Dear Congregational Leaders:
I’m not easily disheartened by setbacks, and I thank Jesus for that gift. Recently, though, I was deeply impacted when one of our young pastoral couples left us. I’ll not share the details, but I want to note that the situation showed me a need our congregations have to adjust their posture (spirit, orientation) to be more open to receiving new, younger leaders and members into the GCI fold.
Though I usually write with a positive, what to do, approach, I sense the need to address in this letter what not to do. I want to share with you three exhortations, and I’ll end each with a positive prayer.
Don’t let the mindsets and habits of our past (old DNA) get in the way of adding to our church the creativity that new, younger leaders bring. Saying “We’ve always done it this way” is a non-starter that kills hope.
Father, as we grow in the grace and knowledge of Jesus, may that maturity be reflected in the life of our church and may our expressions of worship always be fresh and vibrant.
Don’t allow personal biases to get in the way of including new people and the exploration of new expressions in your worship. What I have in mind are things like willingness to adjust meeting times, hall locations and worship formats. Ask yourself this question: Are we simply doing church or are we being church?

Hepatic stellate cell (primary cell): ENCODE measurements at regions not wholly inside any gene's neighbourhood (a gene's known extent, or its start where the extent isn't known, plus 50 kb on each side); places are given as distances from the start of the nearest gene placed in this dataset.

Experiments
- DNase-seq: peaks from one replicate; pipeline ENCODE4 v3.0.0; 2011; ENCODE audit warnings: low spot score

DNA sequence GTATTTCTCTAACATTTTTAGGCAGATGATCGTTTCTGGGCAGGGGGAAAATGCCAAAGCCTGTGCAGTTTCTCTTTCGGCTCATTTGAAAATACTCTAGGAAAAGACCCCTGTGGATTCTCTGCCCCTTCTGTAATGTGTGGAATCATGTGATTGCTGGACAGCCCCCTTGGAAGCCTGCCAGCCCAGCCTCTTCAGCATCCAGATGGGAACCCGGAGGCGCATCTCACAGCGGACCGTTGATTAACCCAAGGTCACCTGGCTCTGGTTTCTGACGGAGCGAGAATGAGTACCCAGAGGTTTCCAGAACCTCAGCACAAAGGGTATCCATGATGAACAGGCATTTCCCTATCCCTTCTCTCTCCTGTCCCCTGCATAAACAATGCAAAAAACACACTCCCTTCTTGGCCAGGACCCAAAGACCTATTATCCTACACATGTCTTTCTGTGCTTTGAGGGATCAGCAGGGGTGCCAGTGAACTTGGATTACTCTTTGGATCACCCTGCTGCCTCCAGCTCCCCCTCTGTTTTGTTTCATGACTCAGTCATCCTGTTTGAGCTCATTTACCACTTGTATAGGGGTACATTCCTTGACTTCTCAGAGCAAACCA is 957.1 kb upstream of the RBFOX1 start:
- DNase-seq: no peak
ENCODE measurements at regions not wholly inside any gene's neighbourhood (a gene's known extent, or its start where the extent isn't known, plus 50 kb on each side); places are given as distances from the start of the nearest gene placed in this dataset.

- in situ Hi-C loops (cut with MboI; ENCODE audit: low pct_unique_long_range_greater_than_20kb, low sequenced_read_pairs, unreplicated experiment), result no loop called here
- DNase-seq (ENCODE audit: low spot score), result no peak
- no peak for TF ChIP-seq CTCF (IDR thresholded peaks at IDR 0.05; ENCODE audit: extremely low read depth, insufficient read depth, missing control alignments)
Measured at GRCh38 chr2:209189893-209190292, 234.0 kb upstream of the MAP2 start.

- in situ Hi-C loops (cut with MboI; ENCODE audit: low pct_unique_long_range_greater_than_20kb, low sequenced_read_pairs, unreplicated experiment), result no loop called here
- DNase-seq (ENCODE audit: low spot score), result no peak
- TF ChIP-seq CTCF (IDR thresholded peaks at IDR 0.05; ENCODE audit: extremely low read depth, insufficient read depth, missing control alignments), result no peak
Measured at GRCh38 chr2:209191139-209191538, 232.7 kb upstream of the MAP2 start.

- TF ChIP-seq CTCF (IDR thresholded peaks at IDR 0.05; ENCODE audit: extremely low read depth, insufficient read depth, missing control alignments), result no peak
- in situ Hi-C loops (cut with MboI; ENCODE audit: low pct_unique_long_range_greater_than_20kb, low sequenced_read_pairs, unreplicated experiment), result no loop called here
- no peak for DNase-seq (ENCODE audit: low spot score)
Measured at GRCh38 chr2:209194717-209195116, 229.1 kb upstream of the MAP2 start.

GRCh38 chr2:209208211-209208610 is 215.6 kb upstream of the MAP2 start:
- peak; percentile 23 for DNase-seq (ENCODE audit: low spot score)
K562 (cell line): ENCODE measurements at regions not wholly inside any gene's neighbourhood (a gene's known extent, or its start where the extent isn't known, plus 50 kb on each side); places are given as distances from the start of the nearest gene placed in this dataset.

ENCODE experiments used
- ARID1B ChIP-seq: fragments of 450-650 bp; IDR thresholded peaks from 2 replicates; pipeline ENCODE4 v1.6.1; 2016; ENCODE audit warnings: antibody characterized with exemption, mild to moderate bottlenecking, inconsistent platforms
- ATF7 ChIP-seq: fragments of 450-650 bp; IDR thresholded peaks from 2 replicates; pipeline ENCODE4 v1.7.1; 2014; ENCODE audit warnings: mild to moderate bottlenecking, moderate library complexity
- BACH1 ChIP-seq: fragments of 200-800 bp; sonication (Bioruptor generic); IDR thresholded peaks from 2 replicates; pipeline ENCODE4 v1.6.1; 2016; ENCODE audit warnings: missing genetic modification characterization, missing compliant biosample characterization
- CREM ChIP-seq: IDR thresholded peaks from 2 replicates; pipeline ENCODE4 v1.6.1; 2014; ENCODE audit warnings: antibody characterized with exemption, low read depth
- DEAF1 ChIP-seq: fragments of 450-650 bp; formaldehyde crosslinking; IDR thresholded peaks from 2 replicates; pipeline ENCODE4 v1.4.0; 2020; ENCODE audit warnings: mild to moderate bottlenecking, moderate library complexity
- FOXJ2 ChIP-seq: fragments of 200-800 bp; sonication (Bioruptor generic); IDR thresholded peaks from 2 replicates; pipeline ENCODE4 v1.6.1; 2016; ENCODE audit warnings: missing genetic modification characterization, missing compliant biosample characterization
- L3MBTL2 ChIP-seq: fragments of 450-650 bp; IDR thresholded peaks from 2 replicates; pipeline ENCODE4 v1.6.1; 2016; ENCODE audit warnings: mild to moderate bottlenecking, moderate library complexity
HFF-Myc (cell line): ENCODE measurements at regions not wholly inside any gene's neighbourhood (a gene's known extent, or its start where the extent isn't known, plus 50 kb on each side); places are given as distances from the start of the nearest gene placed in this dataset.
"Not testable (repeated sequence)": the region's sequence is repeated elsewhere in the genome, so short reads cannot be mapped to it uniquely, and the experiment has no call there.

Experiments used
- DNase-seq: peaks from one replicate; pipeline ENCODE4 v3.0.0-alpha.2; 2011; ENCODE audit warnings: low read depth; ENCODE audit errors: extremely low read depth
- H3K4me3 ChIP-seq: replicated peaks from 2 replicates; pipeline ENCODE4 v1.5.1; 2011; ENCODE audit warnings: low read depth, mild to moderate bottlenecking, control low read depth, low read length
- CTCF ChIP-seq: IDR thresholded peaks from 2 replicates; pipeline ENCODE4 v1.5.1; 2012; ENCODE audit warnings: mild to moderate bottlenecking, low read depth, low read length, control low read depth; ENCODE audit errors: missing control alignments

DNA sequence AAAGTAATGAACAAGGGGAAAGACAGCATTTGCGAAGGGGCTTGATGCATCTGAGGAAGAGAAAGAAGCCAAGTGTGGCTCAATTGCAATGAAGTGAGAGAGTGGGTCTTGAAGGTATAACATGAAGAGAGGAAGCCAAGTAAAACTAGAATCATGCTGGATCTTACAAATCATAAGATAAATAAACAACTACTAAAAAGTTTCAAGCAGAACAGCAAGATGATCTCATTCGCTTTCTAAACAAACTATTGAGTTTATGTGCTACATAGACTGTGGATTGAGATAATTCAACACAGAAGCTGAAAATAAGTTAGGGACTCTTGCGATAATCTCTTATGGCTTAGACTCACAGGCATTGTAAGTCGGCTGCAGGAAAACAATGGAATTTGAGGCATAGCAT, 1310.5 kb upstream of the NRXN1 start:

Lord Jesus, may we be the very best expression of your love that we can be, and help us better position our congregation for making disciples alongside you.
Don’t allow negativity to overthrow the passion of young leaders and members. Rejecting new ideas without taking time to fully consider them and try them out, is tantamount to placing more value on the old wineskins than on the new, vibrant wine that God has graced us with.
Holy Spirit, allow us to remain flexible and have the awestruck wonder of a child as we welcome new people and new expressions of worship.
In an article in last month’s Equipper, I asked pastors and ministry leaders to provide space, resources and relational support to young emerging leaders by serving as their sponsor-mentors. Now I ask all congregational leaders to work toward developing a posture within their church that welcomes young people into the life of the congregation with open arms—providing them opportunity to join in and participate right away.
Though we must not think of these younger ones as GCI’s saviors (we already have a Savior, and these young leaders don’t need that sort of pressure), we must tear down barriers that discourage them from bringing their creativity and abilities into the life of our congregations. It’s powerfully transforming when a congregation makes space for new, young leaders—making them feel safe and fully-supported.
I believe that all GCI congregations aspire to be the healthy church we’ve been discussing recently. My point in this article is that it takes careful thought and intentional action for a congregation to express that health by being a fertile environment that allows new, younger leaders to be birthed and then developed. Providing that sort of environment leads to a vibrant, sustainable future for a congregation, and thus for us as a denomination.
Thank you for prayerfully considering and then acting on these exhortations,
Greg Williams, GCI Vice President